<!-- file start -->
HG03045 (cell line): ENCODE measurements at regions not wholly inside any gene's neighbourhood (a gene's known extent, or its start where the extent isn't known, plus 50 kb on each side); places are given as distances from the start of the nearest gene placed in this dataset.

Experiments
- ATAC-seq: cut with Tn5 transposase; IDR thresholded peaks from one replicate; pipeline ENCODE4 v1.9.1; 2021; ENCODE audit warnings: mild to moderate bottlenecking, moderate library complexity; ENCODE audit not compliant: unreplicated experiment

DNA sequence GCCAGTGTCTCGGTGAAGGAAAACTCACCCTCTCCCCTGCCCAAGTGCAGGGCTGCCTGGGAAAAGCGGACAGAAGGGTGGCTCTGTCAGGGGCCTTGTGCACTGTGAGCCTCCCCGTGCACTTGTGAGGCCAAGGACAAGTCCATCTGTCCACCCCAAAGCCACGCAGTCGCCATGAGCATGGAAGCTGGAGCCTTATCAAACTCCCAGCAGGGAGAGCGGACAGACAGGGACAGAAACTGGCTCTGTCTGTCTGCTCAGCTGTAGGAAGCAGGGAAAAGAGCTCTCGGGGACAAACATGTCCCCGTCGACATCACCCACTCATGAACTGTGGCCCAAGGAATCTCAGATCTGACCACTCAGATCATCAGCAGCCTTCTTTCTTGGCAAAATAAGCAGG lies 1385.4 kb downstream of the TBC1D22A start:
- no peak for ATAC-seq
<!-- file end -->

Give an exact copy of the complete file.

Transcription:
HG03045 (cell line): ENCODE measurements at regions not wholly inside any gene's neighbourhood (a gene's known extent, or its start where the extent isn't known, plus 50 kb on each side); places are given as distances from the start of the nearest gene placed in this dataset.

Experiments
- ATAC-seq: cut with Tn5 transposase; IDR thresholded peaks from one replicate; pipeline ENCODE4 v1.9.1; 2021; ENCODE audit warnings: mild to moderate bottlenecking, moderate library complexity; ENCODE audit not compliant: unreplicated experiment

DNA sequence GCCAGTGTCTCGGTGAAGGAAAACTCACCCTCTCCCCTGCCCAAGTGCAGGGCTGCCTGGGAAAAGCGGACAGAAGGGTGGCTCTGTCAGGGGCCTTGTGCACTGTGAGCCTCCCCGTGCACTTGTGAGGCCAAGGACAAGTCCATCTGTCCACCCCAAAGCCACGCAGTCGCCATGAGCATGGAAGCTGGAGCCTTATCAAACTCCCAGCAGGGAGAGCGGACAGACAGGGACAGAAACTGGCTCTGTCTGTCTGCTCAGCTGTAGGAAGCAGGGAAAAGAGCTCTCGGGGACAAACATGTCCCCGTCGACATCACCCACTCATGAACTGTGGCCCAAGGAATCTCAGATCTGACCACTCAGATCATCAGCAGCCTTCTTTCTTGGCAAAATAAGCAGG lies 1385.4 kb downstream of the TBC1D22A start:
- no peak for ATAC-seq